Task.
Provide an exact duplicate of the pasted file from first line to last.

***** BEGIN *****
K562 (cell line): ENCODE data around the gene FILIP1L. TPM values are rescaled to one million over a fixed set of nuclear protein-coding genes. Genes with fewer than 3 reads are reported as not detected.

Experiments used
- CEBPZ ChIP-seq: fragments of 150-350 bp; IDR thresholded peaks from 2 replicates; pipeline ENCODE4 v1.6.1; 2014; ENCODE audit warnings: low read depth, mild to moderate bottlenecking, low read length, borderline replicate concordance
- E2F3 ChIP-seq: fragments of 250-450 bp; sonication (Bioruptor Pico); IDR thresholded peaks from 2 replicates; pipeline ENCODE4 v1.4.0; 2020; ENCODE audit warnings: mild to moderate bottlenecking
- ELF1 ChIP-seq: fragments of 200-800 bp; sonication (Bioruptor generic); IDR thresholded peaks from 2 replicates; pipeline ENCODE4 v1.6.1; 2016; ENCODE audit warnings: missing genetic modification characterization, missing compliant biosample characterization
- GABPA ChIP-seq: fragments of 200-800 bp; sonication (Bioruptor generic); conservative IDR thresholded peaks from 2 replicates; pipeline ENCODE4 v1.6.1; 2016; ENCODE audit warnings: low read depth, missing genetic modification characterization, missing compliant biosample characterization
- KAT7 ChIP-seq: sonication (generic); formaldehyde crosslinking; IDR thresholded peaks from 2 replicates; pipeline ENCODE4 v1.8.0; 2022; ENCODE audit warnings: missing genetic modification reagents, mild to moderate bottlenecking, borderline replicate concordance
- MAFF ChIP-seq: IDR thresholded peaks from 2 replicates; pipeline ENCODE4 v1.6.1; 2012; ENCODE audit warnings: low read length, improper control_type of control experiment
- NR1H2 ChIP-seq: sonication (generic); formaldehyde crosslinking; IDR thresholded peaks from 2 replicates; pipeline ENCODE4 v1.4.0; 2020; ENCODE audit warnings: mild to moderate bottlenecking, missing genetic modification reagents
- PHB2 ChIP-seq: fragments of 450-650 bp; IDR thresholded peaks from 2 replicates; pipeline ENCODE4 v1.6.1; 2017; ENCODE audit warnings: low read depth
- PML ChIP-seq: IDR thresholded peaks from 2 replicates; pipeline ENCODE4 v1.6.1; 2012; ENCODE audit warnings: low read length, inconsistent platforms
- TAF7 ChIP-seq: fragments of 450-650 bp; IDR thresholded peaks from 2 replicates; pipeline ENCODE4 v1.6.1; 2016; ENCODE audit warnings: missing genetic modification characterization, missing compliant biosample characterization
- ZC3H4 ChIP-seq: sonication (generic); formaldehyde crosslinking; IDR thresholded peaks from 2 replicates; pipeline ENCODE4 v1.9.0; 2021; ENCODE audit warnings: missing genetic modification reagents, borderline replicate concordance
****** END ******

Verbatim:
K562 (cell line): ENCODE data around the gene FILIP1L. TPM values are rescaled to one million over a fixed set of nuclear protein-coding genes. Genes with fewer than 3 reads are reported as not detected.

Experiments used
- CEBPZ ChIP-seq: fragments of 150-350 bp; IDR thresholded peaks from 2 replicates; pipeline ENCODE4 v1.6.1; 2014; ENCODE audit warnings: low read depth, mild to moderate bottlenecking, low read length, borderline replicate concordance
- E2F3 ChIP-seq: fragments of 250-450 bp; sonication (Bioruptor Pico); IDR thresholded peaks from 2 replicates; pipeline ENCODE4 v1.4.0; 2020; ENCODE audit warnings: mild to moderate bottlenecking
- ELF1 ChIP-seq: fragments of 200-800 bp; sonication (Bioruptor generic); IDR thresholded peaks from 2 replicates; pipeline ENCODE4 v1.6.1; 2016; ENCODE audit warnings: missing genetic modification characterization, missing compliant biosample characterization
- GABPA ChIP-seq: fragments of 200-800 bp; sonication (Bioruptor generic); conservative IDR thresholded peaks from 2 replicates; pipeline ENCODE4 v1.6.1; 2016; ENCODE audit warnings: low read depth, missing genetic modification characterization, missing compliant biosample characterization
- KAT7 ChIP-seq: sonication (generic); formaldehyde crosslinking; IDR thresholded peaks from 2 replicates; pipeline ENCODE4 v1.8.0; 2022; ENCODE audit warnings: missing genetic modification reagents, mild to moderate bottlenecking, borderline replicate concordance
- MAFF ChIP-seq: IDR thresholded peaks from 2 replicates; pipeline ENCODE4 v1.6.1; 2012; ENCODE audit warnings: low read length, improper control_type of control experiment
- NR1H2 ChIP-seq: sonication (generic); formaldehyde crosslinking; IDR thresholded peaks from 2 replicates; pipeline ENCODE4 v1.4.0; 2020; ENCODE audit warnings: mild to moderate bottlenecking, missing genetic modification reagents
- PHB2 ChIP-seq: fragments of 450-650 bp; IDR thresholded peaks from 2 replicates; pipeline ENCODE4 v1.6.1; 2017; ENCODE audit warnings: low read depth
- PML ChIP-seq: IDR thresholded peaks from 2 replicates; pipeline ENCODE4 v1.6.1; 2012; ENCODE audit warnings: low read length, inconsistent platforms
- TAF7 ChIP-seq: fragments of 450-650 bp; IDR thresholded peaks from 2 replicates; pipeline ENCODE4 v1.6.1; 2016; ENCODE audit warnings: missing genetic modification characterization, missing compliant biosample characterization
- ZC3H4 ChIP-seq: sonication (generic); formaldehyde crosslinking; IDR thresholded peaks from 2 replicates; pipeline ENCODE4 v1.9.0; 2021; ENCODE audit warnings: missing genetic modification reagents, borderline replicate concordance